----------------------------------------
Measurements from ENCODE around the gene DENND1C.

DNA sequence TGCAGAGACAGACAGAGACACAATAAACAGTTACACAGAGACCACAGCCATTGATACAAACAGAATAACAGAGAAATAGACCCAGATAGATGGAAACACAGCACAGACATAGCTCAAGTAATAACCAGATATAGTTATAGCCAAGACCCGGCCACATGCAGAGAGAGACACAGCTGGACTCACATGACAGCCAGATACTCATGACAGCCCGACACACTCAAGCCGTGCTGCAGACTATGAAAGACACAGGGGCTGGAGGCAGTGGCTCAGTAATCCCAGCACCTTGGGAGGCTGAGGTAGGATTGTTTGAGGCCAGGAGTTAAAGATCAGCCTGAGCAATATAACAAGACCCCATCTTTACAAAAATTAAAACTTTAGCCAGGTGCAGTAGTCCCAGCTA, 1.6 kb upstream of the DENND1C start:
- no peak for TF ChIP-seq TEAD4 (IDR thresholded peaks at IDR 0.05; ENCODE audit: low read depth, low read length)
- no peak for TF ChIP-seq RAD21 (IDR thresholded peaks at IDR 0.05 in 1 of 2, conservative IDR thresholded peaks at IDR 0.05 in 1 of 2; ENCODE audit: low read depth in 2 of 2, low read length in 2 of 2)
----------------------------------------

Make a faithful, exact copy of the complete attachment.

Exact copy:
Measurements from ENCODE around the gene DENND1C.

DNA sequence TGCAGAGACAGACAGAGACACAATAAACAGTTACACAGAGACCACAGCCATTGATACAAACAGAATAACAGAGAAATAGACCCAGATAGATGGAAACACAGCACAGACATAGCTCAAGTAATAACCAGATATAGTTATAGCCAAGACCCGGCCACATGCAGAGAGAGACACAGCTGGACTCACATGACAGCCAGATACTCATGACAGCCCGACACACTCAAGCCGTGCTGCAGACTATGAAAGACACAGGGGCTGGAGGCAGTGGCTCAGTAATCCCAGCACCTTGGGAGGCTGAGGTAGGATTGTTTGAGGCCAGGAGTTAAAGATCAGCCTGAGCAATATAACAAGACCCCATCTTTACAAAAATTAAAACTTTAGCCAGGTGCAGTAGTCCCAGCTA, 1.6 kb upstream of the DENND1C start:
- no peak for TF ChIP-seq TEAD4 (IDR thresholded peaks at IDR 0.05; ENCODE audit: low read depth, low read length)
- no peak for TF ChIP-seq RAD21 (IDR thresholded peaks at IDR 0.05 in 1 of 2, conservative IDR thresholded peaks at IDR 0.05 in 1 of 2; ENCODE audit: low read depth in 2 of 2, low read length in 2 of 2)